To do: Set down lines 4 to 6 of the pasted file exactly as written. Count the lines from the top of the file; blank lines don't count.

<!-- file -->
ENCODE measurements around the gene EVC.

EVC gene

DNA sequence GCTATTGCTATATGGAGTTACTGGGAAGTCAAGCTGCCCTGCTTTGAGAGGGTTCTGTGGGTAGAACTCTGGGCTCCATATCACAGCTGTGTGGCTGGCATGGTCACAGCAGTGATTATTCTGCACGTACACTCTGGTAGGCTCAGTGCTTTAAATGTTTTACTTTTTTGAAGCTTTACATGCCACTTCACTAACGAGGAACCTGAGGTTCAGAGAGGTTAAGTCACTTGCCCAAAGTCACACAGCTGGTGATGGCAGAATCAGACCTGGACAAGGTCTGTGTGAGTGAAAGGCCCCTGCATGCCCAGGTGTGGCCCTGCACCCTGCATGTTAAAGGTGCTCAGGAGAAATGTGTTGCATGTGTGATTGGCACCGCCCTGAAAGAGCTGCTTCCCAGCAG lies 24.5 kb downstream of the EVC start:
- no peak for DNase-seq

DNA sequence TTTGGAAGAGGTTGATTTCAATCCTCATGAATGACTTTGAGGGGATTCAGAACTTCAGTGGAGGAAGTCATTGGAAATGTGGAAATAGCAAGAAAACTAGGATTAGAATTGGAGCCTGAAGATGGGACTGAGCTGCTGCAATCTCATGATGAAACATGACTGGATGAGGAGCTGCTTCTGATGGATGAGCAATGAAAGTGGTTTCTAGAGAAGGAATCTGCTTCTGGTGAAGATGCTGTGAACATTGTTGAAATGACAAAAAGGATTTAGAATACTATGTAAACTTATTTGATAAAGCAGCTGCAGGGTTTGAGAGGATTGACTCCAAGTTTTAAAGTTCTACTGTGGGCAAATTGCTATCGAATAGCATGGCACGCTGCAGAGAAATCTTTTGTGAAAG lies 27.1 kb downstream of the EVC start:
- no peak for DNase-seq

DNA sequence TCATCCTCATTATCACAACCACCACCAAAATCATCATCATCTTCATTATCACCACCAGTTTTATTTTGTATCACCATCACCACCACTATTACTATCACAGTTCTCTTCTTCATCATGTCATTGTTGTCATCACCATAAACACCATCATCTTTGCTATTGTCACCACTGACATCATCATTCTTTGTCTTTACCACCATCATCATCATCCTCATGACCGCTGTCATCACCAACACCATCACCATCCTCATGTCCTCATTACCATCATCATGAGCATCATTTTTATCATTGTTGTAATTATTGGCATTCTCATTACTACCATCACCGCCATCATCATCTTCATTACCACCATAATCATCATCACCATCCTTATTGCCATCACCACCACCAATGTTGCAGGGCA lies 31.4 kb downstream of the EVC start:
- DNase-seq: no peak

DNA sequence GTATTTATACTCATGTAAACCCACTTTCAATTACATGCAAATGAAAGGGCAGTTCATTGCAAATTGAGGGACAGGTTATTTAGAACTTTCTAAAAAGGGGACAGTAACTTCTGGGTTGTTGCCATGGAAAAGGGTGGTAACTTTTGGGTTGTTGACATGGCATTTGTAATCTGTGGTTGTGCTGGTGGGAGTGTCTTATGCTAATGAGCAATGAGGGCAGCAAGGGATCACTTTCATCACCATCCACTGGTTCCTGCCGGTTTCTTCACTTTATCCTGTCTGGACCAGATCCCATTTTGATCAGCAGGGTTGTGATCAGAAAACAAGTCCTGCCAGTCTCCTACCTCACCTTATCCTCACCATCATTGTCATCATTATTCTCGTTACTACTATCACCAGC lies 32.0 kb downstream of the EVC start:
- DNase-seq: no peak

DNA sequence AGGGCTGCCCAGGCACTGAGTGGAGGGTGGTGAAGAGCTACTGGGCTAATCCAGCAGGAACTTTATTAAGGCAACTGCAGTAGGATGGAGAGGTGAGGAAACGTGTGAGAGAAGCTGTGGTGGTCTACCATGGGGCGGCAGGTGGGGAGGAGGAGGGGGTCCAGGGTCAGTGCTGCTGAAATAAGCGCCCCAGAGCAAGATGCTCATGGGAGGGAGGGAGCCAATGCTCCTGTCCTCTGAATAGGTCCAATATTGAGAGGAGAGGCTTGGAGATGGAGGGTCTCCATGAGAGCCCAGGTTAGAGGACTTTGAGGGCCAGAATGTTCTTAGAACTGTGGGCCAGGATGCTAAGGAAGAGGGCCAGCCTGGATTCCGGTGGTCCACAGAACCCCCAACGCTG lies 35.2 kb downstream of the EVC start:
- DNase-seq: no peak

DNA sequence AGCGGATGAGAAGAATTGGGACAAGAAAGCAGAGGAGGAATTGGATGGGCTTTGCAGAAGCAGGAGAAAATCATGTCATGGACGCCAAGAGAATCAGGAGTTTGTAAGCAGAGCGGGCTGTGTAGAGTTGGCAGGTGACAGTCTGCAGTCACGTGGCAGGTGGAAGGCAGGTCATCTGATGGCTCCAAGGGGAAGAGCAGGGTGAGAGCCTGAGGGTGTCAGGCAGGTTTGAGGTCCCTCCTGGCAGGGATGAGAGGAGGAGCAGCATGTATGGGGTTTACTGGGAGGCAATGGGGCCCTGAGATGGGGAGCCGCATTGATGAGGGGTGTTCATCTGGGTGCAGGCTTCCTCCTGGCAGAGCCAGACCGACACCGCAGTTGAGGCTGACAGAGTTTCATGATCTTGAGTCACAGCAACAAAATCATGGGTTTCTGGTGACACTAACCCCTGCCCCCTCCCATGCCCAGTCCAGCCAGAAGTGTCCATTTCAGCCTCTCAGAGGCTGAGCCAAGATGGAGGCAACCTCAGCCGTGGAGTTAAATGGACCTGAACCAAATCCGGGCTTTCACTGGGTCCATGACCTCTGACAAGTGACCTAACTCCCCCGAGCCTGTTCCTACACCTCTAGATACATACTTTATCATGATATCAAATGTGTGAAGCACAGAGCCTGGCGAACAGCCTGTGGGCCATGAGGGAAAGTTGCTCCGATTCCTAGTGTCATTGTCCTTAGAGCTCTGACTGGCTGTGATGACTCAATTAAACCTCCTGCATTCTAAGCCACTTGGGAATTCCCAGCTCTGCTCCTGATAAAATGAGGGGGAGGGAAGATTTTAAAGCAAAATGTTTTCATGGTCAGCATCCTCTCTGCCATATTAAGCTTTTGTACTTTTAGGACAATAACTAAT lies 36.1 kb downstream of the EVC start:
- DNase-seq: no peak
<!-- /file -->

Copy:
- no peak for DNase-seq

DNA sequence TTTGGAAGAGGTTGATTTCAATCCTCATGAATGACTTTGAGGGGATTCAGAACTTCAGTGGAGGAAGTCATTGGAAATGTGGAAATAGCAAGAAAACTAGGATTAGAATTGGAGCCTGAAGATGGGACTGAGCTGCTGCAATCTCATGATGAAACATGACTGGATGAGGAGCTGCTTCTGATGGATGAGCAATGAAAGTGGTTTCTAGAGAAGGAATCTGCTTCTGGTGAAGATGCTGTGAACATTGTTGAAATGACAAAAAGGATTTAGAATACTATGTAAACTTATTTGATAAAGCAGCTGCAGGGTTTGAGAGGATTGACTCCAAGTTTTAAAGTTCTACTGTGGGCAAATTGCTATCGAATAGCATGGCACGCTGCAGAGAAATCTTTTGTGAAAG lies 27.1 kb downstream of the EVC start:
- no peak for DNase-seq